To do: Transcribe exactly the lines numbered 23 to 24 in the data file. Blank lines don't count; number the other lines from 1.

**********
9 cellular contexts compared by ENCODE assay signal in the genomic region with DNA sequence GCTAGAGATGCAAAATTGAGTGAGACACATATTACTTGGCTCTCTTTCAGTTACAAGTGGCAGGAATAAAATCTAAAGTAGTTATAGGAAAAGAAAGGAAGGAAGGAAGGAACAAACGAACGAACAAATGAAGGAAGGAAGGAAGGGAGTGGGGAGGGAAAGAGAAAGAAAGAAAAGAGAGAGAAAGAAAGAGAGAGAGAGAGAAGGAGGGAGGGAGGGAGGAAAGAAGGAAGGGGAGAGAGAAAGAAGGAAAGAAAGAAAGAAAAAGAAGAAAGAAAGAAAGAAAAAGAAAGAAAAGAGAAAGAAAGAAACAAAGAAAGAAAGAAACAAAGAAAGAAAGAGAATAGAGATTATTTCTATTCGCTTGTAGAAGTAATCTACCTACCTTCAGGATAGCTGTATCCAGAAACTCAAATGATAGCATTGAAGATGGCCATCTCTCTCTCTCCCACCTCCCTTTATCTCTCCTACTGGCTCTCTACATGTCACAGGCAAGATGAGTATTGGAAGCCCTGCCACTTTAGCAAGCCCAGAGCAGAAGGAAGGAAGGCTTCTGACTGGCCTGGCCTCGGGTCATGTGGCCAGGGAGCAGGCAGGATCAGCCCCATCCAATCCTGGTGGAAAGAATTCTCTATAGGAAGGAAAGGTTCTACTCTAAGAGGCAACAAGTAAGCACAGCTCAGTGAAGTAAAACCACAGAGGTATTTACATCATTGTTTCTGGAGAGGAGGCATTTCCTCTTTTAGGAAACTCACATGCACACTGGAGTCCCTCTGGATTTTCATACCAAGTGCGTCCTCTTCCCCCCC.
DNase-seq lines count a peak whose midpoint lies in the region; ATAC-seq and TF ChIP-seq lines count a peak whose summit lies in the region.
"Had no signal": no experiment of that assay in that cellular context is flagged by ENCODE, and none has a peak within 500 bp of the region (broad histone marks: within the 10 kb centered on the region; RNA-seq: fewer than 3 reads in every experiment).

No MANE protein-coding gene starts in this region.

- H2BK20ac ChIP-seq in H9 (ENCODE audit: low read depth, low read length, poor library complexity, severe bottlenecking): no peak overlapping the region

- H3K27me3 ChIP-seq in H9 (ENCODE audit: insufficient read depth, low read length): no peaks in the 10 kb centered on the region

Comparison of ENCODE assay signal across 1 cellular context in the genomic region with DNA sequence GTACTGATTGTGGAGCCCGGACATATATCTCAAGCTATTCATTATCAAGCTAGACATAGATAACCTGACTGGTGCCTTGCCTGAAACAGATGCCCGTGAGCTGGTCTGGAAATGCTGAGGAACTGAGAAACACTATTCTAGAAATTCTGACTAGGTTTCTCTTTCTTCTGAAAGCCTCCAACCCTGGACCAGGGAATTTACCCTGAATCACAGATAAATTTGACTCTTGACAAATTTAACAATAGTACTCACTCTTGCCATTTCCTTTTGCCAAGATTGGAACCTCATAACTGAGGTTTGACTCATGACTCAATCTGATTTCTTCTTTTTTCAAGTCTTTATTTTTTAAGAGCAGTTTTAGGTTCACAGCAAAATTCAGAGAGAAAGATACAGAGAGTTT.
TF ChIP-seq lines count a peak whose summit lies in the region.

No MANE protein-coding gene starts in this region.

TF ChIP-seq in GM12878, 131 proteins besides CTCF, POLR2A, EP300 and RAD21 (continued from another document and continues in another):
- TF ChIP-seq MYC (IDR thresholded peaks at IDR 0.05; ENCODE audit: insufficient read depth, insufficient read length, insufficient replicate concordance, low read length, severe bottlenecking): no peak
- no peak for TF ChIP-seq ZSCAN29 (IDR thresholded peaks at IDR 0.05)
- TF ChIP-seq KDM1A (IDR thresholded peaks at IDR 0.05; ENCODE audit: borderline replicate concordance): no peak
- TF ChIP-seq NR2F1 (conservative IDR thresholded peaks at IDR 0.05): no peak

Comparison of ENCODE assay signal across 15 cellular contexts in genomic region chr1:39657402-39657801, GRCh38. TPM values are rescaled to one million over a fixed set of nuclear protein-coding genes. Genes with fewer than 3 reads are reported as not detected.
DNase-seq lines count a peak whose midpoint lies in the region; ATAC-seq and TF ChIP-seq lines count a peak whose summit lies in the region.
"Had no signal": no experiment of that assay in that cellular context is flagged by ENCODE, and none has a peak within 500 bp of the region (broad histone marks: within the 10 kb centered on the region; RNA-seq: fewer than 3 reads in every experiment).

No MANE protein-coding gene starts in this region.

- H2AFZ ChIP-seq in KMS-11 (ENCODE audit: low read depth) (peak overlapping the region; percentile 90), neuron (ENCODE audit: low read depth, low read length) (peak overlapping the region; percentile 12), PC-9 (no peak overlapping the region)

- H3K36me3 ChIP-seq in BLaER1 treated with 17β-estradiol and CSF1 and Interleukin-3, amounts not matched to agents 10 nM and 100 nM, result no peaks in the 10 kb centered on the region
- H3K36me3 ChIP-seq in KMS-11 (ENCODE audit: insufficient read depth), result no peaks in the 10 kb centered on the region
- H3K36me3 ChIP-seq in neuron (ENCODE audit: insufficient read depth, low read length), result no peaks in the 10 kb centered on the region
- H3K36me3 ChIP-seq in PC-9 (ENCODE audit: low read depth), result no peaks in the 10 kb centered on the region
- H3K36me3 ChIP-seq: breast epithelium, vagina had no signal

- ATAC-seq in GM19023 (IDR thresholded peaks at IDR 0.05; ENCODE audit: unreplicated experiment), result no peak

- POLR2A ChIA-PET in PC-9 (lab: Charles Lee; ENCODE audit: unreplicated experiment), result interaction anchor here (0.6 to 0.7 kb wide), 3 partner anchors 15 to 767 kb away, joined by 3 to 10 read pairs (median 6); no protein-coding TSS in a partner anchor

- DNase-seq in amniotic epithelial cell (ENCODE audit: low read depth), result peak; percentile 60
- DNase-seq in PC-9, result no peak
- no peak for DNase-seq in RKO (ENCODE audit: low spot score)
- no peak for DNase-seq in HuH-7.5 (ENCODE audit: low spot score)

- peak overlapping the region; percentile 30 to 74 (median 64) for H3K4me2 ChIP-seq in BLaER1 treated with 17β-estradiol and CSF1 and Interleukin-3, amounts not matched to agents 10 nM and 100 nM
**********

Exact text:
- H3K36me3 ChIP-seq in PC-9 (ENCODE audit: low read depth), result no peaks in the 10 kb centered on the region
- H3K36me3 ChIP-seq: breast epithelium, vagina had no signal